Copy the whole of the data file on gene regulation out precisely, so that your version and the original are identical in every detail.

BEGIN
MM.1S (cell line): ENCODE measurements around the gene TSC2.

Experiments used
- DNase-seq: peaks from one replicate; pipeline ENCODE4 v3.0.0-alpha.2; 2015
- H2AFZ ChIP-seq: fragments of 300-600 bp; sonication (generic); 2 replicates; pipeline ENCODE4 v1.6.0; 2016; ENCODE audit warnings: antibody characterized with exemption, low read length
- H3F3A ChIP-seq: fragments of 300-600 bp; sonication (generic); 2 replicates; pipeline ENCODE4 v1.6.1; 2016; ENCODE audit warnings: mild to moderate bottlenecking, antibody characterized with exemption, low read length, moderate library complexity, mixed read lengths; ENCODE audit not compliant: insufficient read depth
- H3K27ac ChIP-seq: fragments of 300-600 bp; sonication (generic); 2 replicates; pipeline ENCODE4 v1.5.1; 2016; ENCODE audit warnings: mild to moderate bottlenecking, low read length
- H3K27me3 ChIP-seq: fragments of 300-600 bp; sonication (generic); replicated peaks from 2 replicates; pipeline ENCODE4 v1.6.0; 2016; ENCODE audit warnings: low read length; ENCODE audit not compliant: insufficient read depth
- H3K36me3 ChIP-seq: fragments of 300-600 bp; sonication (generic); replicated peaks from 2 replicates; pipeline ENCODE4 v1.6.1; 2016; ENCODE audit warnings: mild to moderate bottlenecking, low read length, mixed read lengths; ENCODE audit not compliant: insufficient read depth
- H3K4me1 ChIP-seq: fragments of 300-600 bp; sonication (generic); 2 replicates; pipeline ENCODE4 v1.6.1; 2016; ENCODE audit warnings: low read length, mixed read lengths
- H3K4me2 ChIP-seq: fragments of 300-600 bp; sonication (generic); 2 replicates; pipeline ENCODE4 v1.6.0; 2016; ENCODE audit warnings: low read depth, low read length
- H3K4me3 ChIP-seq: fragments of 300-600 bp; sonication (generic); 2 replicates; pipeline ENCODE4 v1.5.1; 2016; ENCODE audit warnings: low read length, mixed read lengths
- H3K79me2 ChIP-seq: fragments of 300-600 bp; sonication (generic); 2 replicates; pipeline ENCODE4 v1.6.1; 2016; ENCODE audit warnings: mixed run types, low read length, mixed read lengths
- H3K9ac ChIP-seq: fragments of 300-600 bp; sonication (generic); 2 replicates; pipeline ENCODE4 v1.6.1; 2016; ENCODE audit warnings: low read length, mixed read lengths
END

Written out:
MM.1S (cell line): ENCODE measurements around the gene TSC2.

Experiments used
- DNase-seq: peaks from one replicate; pipeline ENCODE4 v3.0.0-alpha.2; 2015
- H2AFZ ChIP-seq: fragments of 300-600 bp; sonication (generic); 2 replicates; pipeline ENCODE4 v1.6.0; 2016; ENCODE audit warnings: antibody characterized with exemption, low read length
- H3F3A ChIP-seq: fragments of 300-600 bp; sonication (generic); 2 replicates; pipeline ENCODE4 v1.6.1; 2016; ENCODE audit warnings: mild to moderate bottlenecking, antibody characterized with exemption, low read length, moderate library complexity, mixed read lengths; ENCODE audit not compliant: insufficient read depth
- H3K27ac ChIP-seq: fragments of 300-600 bp; sonication (generic); 2 replicates; pipeline ENCODE4 v1.5.1; 2016; ENCODE audit warnings: mild to moderate bottlenecking, low read length
- H3K27me3 ChIP-seq: fragments of 300-600 bp; sonication (generic); replicated peaks from 2 replicates; pipeline ENCODE4 v1.6.0; 2016; ENCODE audit warnings: low read length; ENCODE audit not compliant: insufficient read depth
- H3K36me3 ChIP-seq: fragments of 300-600 bp; sonication (generic); replicated peaks from 2 replicates; pipeline ENCODE4 v1.6.1; 2016; ENCODE audit warnings: mild to moderate bottlenecking, low read length, mixed read lengths; ENCODE audit not compliant: insufficient read depth
- H3K4me1 ChIP-seq: fragments of 300-600 bp; sonication (generic); 2 replicates; pipeline ENCODE4 v1.6.1; 2016; ENCODE audit warnings: low read length, mixed read lengths
- H3K4me2 ChIP-seq: fragments of 300-600 bp; sonication (generic); 2 replicates; pipeline ENCODE4 v1.6.0; 2016; ENCODE audit warnings: low read depth, low read length
- H3K4me3 ChIP-seq: fragments of 300-600 bp; sonication (generic); 2 replicates; pipeline ENCODE4 v1.5.1; 2016; ENCODE audit warnings: low read length, mixed read lengths
- H3K79me2 ChIP-seq: fragments of 300-600 bp; sonication (generic); 2 replicates; pipeline ENCODE4 v1.6.1; 2016; ENCODE audit warnings: mixed run types, low read length, mixed read lengths
- H3K9ac ChIP-seq: fragments of 300-600 bp; sonication (generic); 2 replicates; pipeline ENCODE4 v1.6.1; 2016; ENCODE audit warnings: low read length, mixed read lengths